A recent “Wall Street Journal” article describes how a significant number of North Korean students sent abroad have undertaken courses or projects relevant to those programs.

    Of course, who can know what are the murky paths of the “dark web” of nuclear technology? There could well be elements of that in North Korea’s successes—those missile-launching vehicles apparently are Chinese—but it would be a mistake to rule out home-grown abilities, I feel.

  6. Peter Small says:

    Paul Frijters canvasses various Chinese motives with North Korea concluding with questioning of the stability of Chinese leadership. As a very distant observer from South Western Victoria but a regular business visitor to China, I would make the following points.
    1. China and Russia are today running rings around the west in respect to diplomacy, with the one exception of Angela Merkel in Germany. And rather than question the stability of the Chinese leadership we should question that of our own!
    2.Both China and Russia are determined to re balance World power and tying the US down in NK makes sense within that objective;- and we are all probably safer with two rather than one “bully in the class room”.
    3. China probably is helping NK but I would be very certain that with Russian /Chinese technology, China will have the final control over what is fired and when and where. ( With Chinese success in advancing their world wide economic imperialism the last thing China wants is a war of any sort, never mind a nuclear one).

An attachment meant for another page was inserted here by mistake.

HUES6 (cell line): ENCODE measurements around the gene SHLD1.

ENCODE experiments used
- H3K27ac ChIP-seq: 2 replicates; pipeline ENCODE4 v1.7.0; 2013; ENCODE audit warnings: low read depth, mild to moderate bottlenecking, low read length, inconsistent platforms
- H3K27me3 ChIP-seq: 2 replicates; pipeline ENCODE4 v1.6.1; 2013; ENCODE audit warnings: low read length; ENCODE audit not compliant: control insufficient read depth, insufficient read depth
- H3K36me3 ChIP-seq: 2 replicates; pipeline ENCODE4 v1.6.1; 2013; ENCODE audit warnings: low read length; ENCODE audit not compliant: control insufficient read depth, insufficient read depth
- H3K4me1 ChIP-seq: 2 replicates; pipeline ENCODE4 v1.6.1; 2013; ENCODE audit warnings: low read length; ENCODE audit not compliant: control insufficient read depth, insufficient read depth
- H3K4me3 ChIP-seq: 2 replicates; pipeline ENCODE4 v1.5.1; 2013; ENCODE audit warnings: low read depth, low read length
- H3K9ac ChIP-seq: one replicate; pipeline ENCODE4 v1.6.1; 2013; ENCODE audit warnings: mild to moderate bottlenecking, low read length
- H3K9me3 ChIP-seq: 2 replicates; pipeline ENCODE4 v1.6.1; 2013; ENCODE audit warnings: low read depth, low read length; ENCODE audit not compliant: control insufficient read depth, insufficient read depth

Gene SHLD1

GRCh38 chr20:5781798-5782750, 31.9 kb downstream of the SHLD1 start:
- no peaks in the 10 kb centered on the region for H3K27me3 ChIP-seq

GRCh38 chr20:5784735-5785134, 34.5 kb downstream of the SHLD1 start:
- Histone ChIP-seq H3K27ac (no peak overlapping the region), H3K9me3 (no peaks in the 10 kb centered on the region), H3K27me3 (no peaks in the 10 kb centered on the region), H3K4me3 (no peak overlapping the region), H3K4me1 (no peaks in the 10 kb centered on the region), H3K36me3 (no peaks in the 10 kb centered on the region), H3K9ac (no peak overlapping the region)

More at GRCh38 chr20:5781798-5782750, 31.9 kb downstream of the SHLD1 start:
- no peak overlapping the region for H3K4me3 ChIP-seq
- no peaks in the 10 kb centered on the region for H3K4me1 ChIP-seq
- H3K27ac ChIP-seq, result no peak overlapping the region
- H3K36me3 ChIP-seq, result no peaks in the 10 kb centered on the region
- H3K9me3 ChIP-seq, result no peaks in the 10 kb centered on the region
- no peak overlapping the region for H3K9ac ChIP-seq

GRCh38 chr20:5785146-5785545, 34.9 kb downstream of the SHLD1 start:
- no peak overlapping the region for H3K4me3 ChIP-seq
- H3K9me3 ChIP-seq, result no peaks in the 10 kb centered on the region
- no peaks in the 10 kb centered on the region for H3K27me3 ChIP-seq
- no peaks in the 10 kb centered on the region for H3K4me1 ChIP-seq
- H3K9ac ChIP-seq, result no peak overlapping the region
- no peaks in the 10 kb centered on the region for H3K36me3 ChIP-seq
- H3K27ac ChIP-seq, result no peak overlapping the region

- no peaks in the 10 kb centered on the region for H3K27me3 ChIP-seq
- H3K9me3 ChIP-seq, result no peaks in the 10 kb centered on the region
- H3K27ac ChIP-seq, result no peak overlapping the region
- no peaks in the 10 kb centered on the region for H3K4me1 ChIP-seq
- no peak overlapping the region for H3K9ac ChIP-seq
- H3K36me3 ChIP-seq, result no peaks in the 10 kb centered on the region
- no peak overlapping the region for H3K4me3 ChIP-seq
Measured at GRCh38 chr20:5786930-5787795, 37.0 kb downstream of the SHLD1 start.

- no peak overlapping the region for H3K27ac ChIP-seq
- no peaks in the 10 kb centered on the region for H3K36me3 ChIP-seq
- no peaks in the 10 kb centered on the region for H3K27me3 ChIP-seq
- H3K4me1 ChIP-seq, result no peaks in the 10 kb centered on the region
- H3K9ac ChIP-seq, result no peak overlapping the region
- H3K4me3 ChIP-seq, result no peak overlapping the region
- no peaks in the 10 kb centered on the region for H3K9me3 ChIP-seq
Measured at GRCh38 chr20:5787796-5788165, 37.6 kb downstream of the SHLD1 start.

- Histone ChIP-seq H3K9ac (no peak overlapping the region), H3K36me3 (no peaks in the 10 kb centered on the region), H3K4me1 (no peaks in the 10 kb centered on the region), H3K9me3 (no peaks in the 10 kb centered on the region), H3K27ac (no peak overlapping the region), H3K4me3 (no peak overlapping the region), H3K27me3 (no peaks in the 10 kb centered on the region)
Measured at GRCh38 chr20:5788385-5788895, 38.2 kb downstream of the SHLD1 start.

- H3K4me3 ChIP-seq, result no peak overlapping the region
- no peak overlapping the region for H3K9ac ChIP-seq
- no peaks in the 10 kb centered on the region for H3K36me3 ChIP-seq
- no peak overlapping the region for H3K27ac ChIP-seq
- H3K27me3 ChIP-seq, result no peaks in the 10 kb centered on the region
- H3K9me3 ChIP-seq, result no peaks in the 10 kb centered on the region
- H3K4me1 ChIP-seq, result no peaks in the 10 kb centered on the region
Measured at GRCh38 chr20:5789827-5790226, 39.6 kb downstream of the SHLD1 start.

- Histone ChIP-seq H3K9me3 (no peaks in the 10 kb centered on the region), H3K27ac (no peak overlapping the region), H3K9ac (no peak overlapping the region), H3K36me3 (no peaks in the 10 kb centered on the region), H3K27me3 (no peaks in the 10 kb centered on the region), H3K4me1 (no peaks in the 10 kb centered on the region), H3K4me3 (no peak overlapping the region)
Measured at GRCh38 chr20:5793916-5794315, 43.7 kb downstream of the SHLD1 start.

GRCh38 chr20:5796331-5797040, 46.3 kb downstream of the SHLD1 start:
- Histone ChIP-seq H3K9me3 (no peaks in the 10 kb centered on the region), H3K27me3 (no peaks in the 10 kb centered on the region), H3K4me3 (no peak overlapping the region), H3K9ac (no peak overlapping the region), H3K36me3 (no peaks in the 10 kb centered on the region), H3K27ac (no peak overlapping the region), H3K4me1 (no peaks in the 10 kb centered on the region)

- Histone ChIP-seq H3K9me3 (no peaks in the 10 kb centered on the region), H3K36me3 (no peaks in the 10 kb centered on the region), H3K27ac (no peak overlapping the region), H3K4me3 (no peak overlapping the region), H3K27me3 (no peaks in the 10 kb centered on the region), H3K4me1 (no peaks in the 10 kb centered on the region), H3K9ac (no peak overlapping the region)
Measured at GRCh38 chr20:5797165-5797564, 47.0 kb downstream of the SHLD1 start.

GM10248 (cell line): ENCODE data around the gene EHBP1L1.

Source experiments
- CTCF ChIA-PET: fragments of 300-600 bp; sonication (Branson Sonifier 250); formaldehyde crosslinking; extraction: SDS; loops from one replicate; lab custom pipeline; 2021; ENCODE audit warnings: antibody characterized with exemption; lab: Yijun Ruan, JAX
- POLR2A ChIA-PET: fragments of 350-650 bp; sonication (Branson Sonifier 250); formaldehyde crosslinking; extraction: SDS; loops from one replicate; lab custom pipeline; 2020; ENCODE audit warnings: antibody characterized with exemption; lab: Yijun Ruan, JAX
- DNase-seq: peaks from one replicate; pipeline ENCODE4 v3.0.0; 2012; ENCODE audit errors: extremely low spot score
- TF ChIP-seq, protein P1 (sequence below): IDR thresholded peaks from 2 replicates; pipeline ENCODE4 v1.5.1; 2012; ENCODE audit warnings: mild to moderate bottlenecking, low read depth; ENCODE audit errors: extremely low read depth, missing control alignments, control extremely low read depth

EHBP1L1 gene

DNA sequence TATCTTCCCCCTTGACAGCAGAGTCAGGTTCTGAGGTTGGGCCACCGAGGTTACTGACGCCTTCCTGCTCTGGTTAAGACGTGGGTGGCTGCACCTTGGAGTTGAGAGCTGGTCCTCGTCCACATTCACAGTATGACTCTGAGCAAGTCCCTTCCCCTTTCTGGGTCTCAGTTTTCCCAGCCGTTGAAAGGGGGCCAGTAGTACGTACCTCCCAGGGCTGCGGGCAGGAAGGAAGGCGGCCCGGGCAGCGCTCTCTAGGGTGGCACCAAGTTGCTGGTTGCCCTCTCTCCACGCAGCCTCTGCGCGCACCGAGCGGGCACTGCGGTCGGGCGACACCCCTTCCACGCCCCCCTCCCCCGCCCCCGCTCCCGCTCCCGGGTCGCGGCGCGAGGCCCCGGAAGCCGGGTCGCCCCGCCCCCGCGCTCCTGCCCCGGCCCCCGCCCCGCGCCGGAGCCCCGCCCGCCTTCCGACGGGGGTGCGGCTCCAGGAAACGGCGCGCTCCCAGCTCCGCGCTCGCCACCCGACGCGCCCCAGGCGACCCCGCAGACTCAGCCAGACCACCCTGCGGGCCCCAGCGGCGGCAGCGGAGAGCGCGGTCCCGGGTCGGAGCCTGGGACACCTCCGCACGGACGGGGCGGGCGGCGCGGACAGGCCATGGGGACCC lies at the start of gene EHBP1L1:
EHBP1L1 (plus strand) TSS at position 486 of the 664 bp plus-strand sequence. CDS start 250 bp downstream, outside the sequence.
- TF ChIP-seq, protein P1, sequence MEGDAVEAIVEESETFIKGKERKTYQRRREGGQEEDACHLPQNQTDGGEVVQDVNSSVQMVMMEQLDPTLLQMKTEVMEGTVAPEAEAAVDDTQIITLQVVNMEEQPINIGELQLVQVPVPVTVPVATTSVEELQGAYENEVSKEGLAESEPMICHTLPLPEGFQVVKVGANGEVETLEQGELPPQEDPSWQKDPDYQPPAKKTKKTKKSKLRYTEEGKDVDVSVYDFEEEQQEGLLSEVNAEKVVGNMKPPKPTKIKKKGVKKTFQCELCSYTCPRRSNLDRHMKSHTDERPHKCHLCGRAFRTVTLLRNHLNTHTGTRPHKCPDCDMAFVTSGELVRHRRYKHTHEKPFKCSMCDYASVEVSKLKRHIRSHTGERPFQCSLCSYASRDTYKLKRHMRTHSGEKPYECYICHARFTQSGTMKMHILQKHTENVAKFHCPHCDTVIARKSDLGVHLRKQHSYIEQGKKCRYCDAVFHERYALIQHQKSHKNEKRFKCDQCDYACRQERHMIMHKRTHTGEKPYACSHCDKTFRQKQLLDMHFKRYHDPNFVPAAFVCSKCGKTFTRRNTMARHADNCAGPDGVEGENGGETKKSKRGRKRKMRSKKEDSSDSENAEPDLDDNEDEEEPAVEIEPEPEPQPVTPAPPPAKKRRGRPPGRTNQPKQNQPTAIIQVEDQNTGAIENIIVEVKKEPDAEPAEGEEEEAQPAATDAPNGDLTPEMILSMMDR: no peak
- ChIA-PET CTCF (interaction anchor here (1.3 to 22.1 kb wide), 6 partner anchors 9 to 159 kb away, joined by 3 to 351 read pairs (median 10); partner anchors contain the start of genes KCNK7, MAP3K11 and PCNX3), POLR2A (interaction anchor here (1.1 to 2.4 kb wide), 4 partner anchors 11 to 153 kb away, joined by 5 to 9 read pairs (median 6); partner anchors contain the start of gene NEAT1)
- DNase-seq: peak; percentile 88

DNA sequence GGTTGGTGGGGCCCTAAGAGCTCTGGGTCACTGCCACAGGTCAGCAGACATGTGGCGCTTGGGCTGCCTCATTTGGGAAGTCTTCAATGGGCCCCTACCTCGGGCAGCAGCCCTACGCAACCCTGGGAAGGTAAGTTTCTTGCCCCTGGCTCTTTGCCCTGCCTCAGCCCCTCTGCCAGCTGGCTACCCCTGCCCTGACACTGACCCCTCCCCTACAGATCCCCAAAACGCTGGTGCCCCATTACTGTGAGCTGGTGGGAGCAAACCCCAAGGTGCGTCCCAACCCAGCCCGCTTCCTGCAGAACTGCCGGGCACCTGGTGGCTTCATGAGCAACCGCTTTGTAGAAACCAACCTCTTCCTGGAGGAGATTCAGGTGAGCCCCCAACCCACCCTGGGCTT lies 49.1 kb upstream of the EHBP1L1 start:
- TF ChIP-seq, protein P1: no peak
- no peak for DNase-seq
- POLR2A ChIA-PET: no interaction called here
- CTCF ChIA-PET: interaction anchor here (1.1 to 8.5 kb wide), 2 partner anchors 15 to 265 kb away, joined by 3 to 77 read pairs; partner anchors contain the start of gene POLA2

4. The time and effort the west spends in getting into a lather with issues like NK would be better spent rebuilding our own economies or are we going to thrash around until China owns the lot?

  7. paul frijters says:


    I am not commenting on the rationality of the NK leadership. I wouldn’t know. If I had to judge, I would guess Kim-III plans on sticking around a long time, but my newspapers tell me he doesnt abide anyone close to him with any power (he has killed off all competitors), so we are relying on the continued sanity of a 33-year old on his own. No real checks and balances, it would seem. Definitely a worry.
    Regarding your other points, I don’t do white-guilt or historical guilt so will let all that stuff pass. I have no problems with the idea that we (the West) want to keep devastating technology to ourselves and out of the hands of others. I would call that selfish, not hypocrite.

    I noted in the recent speech by Kevin Rudd on this issue that the Chinese military he knew thought NK was 9/10 a US problem and 1/10 a China problem. I think those Chinese military are not just wrong, but engaging in very dangerous thinking, emphasizing the points in the post.


    yes, it is possible they’ve hit a rich vein of brilliant scientists, but jeez have they got to be good. Apparently, the US analysts think they have managed miniaturisation as well. Of course, it is quite possible those US analysts don’t know and are just making it up for the journos, but still, it’s a worry (what is the benefit of the US pretending NK is a threat? None that I can see).


    you say “China probably is helping NK but I would be very certain that with Russian /Chinese technology, China will have the final control over what is fired and when and where. ( With Chinese success in advancing their world wide economic imperialism the last thing China wants is a war of any sort, never mind a nuclear one).”

    I hope so, mate, I really do. But I dont believe the Chinese could control any technology they gave NK. Surely, the only way the Chinese could control any weapons they gave the NK is if they have a whole team in NK that is in charge of these weapons, and those teams would themselves be protected by large Chinese battalions. Even with all the uncertainties of information, I think we would have heard about such troops by now.
    Btw, our economies are doing fine in terms of size. We are still many times richer per person than the Chinese. It is the inequalities in the West I worry about, not the size of our economies.